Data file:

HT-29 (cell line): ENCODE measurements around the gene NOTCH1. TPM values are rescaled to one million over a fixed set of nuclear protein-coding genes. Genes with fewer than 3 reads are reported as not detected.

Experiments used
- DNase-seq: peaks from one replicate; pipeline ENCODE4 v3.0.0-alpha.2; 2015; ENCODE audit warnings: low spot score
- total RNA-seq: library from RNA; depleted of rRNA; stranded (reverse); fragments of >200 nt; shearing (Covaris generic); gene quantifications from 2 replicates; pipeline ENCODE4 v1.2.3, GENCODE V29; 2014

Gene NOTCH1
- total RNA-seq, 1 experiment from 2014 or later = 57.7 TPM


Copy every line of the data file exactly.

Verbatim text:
HT-29 (cell line): ENCODE measurements around the gene NOTCH1. TPM values are rescaled to one million over a fixed set of nuclear protein-coding genes. Genes with fewer than 3 reads are reported as not detected.

Experiments used
- DNase-seq: peaks from one replicate; pipeline ENCODE4 v3.0.0-alpha.2; 2015; ENCODE audit warnings: low spot score
- total RNA-seq: library from RNA; depleted of rRNA; stranded (reverse); fragments of >200 nt; shearing (Covaris generic); gene quantifications from 2 replicates; pipeline ENCODE4 v1.2.3, GENCODE V29; 2014

Gene NOTCH1
- total RNA-seq, 1 experiment from 2014 or later = 57.7 TPM